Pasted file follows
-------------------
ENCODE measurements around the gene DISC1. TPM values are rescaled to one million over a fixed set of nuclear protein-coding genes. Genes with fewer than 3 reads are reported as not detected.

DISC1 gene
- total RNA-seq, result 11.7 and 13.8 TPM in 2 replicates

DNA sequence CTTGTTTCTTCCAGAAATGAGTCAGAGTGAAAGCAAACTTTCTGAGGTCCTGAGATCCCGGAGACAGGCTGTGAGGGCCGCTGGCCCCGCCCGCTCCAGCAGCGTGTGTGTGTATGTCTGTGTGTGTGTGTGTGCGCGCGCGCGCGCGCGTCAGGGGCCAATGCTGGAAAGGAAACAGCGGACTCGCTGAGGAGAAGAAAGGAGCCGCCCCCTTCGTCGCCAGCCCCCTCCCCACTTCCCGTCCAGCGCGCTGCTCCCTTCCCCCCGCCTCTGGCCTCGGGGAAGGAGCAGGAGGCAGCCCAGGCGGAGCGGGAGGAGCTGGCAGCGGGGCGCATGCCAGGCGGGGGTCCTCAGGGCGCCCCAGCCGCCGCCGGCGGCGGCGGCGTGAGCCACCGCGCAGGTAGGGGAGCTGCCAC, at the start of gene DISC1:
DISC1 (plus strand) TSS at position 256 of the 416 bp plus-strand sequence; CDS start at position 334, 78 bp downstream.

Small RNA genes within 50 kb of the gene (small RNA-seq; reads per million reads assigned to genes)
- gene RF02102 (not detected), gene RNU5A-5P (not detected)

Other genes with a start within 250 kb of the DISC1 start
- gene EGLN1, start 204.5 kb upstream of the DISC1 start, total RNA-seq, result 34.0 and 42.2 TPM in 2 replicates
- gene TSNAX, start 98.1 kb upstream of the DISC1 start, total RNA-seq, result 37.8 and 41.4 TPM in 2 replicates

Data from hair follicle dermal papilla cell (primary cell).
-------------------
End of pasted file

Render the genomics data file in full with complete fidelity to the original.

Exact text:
ENCODE measurements around the gene DISC1. TPM values are rescaled to one million over a fixed set of nuclear protein-coding genes. Genes with fewer than 3 reads are reported as not detected.

DISC1 gene
- total RNA-seq, result 11.7 and 13.8 TPM in 2 replicates

DNA sequence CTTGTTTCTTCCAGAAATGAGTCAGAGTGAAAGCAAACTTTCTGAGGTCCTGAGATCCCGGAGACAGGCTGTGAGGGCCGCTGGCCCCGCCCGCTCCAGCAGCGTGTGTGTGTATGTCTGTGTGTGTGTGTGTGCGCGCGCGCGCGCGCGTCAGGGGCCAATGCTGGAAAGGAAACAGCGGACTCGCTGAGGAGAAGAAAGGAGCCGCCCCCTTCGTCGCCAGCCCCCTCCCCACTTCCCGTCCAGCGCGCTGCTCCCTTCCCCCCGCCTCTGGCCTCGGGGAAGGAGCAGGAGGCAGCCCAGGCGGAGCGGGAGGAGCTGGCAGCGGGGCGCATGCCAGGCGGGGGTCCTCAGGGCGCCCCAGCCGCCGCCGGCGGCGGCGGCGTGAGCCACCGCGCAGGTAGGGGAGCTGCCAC, at the start of gene DISC1:
DISC1 (plus strand) TSS at position 256 of the 416 bp plus-strand sequence; CDS start at position 334, 78 bp downstream.

Small RNA genes within 50 kb of the gene (small RNA-seq; reads per million reads assigned to genes)
- gene RF02102 (not detected), gene RNU5A-5P (not detected)

Other genes with a start within 250 kb of the DISC1 start
- gene EGLN1, start 204.5 kb upstream of the DISC1 start, total RNA-seq, result 34.0 and 42.2 TPM in 2 replicates
- gene TSNAX, start 98.1 kb upstream of the DISC1 start, total RNA-seq, result 37.8 and 41.4 TPM in 2 replicates

Data from hair follicle dermal papilla cell (primary cell).